OLE provides an implementation of a special type of moniker called an anti-moniker. You use this moniker in the creation of new moniker classes. You use it as the inverse of the moniker that it is composed onto, effectively canceling that moniker, in much the same way that the ".." operator moves up a directory level in a file system command.

It is necessary to have an anti-moniker available, because once a composite moniker is created, it is not possible to delete parts of the moniker if, for example, an object moves. Instead, you use an anti-moniker to remove one or more entries from a composite moniker.

Anti-monikers are a moniker class explicitly intended for use as an inverse. COM defines the named CreateAntiMoniker function, which returns an anti-moniker. You generally use this function to implement the IMoniker::Inverse method.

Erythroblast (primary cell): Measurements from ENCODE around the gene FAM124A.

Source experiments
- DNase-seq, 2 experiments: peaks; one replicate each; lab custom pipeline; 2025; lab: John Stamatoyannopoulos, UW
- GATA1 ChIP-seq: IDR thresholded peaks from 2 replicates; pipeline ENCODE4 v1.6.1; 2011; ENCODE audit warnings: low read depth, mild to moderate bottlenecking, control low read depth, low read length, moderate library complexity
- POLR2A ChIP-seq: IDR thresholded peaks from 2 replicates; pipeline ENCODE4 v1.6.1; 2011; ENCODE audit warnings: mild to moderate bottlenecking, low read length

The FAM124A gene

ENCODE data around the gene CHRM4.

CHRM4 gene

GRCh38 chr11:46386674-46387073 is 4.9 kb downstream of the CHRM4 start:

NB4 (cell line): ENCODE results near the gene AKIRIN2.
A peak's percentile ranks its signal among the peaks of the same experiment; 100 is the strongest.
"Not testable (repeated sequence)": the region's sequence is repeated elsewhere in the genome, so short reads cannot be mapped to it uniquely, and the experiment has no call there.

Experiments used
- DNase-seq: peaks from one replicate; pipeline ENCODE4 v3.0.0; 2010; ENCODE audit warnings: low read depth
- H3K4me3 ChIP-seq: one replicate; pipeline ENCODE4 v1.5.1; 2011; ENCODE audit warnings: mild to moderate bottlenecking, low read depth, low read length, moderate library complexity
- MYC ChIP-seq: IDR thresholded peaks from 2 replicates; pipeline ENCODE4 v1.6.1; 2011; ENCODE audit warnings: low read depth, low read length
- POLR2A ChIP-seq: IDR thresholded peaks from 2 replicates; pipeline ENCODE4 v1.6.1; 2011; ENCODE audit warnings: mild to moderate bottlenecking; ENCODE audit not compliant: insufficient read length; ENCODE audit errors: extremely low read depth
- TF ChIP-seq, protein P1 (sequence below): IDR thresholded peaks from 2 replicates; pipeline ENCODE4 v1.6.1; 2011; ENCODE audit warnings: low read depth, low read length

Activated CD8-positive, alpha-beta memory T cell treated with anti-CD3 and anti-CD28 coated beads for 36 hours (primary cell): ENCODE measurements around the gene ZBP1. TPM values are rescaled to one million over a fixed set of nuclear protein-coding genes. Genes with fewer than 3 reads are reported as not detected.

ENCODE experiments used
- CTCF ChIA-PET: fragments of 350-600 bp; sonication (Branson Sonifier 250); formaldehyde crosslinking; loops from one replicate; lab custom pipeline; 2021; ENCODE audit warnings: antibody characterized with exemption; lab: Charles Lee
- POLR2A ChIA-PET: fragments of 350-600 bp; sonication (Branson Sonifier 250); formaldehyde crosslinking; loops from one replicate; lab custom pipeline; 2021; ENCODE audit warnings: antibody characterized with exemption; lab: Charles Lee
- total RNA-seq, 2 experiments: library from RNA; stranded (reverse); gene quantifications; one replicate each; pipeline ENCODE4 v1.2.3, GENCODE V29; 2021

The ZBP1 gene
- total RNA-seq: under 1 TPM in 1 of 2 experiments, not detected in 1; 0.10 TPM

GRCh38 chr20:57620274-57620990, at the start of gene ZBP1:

An anti-moniker is only an inverse for those types of monikers that are implemented to treat anti-monikers as an inverse. For example, if you want to remove the last piece of a composite moniker, you should not create an anti-moniker and compose it to the end of the composite. You cannot be sure that the last piece of the composite considers an anti-moniker to be its inverse. Instead, you should call IMoniker::Enum on the composite moniker, specifying FALSE as the first parameter. This creates an enumerator that returns the component monikers in reverse order. Use the enumerator to retrieve the last piece of the composite, and call Inverse on that moniker. The moniker returned by Inverse is what you need to remove the last piece of the composite.

Related topics

Class Monikers
Composite Monikers
File Monikers
Item Monikers
Pointer Monikers